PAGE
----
This is a brief introduction to the expedition trailer type of RV, intended to provide essential information for choosing the best RV type.
Not sure if this is the right RV type for you? Please take a look at our RV Types Pros & Cons Checklist.
What Is an Expedition Trailer?
Definition of an Expedition Trailer
An expedition trailer is a high-end cargo utility trailer with kitchen, bathing, storage, and propane facilities. It does not have any living or sleeping space (except for perhaps a rooftop tent mounted on top). Most are marvels of storage engineering, essentially a fancy cargo carrier on wheels.
An expedition trailer is not actually an RV. It is considered a utility trailer or cargo trailer and is not subject to RV rules and regulations.
Synonyms: Other names include adventure trailer, off-road trailer, 4×4 trailer, and overlander trailer.
Don’t worry! You don’t generally need a special license to drive one! Because expedition trailers are classified as utility trailers, no special regulations apply.
Expedition Trailer Specifications
- Lengths range from 6 to 16 feet, with 8 to 12 feet being the most common.
- Width ranges from 3 ft to 8 ft, with 4 to 6 feet being the most common.
- Height varies from 3 to 7 feet, with most ranging between 5 and 6.5 feet.
Towing a trailer for the first time? Check out our guide to what you need to know about length, width, height, and weight!
None. Expedition trailers have no living space.
Expedition Trailer Description
Again: Expedition Trailers are not true RVs! They are not covered in-depth on this site. They are typically built by small, independent manufacturers on a bespoke basis. However, we’ve included this model introduction on our site to introduce you to the “other side” of travel, where asphalt gives way to grass, dirt and rock.
Expedition trailers are flat-out cool. Everyone wants one. Everyone. They are the definition of over-built and over-engineered, often built with independent suspensions, box steel chassis, welded steel roll cages, and other tough-as-nails construction methods.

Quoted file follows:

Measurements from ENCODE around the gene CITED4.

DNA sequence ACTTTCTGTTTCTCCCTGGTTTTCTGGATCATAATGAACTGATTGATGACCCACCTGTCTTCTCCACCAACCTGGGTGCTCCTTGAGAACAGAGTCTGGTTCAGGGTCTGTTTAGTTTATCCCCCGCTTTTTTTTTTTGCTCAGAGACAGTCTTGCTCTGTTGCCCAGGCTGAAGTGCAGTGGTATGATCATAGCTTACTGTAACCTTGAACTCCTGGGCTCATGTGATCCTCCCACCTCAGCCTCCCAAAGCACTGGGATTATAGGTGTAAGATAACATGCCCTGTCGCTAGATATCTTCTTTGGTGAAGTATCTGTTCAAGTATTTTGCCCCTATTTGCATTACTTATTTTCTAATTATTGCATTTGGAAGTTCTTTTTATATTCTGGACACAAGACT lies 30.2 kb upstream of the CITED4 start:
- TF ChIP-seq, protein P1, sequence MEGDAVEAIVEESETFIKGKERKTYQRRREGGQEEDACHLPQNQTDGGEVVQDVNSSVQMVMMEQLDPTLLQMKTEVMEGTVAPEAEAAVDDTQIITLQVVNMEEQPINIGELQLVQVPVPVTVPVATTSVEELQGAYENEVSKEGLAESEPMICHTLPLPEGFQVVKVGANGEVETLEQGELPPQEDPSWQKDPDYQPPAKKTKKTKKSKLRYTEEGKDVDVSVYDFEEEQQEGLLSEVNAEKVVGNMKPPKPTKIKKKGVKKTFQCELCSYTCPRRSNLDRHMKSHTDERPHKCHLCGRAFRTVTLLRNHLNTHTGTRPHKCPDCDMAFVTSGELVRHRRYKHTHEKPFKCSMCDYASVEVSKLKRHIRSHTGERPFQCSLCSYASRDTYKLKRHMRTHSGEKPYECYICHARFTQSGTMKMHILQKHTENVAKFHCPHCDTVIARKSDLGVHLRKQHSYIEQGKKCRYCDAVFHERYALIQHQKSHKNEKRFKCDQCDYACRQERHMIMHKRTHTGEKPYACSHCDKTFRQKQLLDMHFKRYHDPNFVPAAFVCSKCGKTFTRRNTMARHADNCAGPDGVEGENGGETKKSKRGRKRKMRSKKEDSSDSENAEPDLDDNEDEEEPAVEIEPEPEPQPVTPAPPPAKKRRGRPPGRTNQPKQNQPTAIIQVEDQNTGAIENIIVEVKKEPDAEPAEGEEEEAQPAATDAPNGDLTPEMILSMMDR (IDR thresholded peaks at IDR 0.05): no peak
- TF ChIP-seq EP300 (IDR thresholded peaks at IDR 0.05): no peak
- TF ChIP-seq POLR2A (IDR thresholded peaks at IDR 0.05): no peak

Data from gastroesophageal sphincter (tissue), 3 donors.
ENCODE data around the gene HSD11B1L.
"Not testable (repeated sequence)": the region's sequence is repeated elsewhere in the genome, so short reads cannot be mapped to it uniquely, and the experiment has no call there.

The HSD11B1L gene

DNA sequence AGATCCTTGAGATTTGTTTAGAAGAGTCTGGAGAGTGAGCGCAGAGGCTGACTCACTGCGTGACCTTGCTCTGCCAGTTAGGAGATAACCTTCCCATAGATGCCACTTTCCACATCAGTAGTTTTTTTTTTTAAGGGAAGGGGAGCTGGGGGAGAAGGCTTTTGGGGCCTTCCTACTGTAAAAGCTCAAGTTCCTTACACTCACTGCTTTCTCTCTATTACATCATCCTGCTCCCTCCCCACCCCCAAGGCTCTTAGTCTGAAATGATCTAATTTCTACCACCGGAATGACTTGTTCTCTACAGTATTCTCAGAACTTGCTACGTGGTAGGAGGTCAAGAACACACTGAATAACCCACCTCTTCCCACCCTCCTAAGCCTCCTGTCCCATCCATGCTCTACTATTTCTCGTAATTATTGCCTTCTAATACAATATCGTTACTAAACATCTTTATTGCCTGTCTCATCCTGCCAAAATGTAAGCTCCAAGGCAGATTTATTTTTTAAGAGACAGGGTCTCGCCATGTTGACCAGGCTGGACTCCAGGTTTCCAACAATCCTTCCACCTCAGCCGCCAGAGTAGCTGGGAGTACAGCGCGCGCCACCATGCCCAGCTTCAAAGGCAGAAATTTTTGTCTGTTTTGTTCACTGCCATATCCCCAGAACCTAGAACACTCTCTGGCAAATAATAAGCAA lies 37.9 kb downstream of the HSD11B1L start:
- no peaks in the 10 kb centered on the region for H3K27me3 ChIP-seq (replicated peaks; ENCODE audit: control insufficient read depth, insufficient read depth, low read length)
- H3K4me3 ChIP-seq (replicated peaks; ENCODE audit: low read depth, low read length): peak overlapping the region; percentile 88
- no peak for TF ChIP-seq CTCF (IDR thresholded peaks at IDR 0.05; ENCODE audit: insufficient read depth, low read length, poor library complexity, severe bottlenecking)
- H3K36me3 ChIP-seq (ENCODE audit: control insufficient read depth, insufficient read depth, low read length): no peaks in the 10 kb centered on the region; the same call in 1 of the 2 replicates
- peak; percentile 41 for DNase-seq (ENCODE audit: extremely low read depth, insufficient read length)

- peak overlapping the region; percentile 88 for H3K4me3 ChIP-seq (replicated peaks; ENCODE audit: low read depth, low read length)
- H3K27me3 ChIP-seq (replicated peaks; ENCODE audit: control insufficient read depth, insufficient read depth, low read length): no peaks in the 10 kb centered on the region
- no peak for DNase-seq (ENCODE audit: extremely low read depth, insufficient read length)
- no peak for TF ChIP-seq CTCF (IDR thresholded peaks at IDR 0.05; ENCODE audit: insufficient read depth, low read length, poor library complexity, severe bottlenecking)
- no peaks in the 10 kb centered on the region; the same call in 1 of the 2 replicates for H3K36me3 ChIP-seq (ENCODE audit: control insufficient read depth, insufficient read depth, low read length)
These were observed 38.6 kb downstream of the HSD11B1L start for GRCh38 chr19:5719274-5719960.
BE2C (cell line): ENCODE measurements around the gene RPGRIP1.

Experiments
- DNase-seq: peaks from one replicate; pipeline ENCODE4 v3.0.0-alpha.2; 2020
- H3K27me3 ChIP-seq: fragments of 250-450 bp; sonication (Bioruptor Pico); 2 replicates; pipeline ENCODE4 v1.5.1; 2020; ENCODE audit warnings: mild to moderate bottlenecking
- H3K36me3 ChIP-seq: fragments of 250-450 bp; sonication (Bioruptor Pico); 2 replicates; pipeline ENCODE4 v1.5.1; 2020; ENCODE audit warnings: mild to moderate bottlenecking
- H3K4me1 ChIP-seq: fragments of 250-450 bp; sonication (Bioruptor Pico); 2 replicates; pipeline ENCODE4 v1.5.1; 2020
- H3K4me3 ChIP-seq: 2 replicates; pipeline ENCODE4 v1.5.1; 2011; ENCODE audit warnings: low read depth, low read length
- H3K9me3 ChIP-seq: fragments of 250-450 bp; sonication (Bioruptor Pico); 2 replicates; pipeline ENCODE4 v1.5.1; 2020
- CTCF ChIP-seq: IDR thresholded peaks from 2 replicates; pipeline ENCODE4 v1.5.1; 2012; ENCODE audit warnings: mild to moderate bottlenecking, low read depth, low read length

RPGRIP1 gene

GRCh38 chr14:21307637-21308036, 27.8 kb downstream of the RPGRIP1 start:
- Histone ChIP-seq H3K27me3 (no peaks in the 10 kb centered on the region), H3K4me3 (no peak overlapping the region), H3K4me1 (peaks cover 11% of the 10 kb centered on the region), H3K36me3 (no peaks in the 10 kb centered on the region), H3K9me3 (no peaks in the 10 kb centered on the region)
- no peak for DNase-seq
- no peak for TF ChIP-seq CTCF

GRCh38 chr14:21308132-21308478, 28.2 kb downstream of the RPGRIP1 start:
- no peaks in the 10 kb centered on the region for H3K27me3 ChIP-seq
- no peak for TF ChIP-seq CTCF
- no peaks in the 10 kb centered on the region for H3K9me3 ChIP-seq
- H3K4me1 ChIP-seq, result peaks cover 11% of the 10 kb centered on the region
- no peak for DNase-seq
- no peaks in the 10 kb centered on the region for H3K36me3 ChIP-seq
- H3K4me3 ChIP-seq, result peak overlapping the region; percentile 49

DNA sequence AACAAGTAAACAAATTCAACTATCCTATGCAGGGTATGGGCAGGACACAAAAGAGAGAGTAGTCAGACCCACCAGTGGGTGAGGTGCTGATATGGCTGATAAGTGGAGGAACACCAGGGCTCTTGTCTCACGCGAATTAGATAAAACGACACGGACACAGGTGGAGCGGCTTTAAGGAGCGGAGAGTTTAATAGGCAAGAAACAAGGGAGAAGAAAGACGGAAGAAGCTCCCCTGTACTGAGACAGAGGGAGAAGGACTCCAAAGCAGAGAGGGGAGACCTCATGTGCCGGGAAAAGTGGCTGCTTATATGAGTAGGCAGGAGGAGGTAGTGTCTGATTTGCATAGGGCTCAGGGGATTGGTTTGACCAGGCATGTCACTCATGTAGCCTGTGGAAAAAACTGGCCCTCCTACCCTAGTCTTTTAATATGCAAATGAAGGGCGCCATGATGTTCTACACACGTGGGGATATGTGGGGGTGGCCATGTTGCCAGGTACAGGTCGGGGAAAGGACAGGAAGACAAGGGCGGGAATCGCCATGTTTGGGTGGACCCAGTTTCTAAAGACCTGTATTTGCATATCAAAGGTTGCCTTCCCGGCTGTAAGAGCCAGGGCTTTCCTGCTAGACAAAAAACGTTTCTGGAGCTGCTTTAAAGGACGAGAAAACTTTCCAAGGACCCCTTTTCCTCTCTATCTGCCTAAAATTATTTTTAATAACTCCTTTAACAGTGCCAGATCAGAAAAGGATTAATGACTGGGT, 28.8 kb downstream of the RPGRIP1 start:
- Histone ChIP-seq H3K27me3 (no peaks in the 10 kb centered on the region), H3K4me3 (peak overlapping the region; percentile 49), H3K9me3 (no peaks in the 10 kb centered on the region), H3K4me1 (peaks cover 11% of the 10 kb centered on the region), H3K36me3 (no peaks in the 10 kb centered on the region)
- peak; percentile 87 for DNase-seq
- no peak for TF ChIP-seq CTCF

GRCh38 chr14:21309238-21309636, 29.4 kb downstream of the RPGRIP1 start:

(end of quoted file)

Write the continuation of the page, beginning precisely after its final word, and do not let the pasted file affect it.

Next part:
Expedition trailers haul your stuff: rooftop tent, propane, freshwater tanks, mechanical gear, gas grille, satellite internet antennae, surround-sound stereo system, TV, and whatever else you can imagine.
Who Might Want an Expedition Trailer?
If you’re ready to spend as much money on your trailer as you spent on your Jeep, you’ll love an expedition trailer!
Because these trailers are designed for hardcore overlanding, away from named roads, they are designed to be small and agile. Most are 4-5 wide in order to follow the footsteps of the tow vehicle’s wheel track. They have cutaway corners in the back to improve the departure angle. They have articulating couplers so the coupler never binds, no matter the slope angle.
But all this comes at a cost. Expedition trailers cost $15,000 to $50,000. If you want some idea of what’s out there, check out rallies and shows hosted by Overland Expo.
Note: You can’t spend much time in this space without hearing about Australia. Australia is the preeminent destination for overland travel and camping, and their RV manufacturers have it down to a science. In fact, a lot of “new” North American technology was imported from Down Under!
Expedition Trailer Pros and Cons
- Carry all your gear out of your tow vehicle!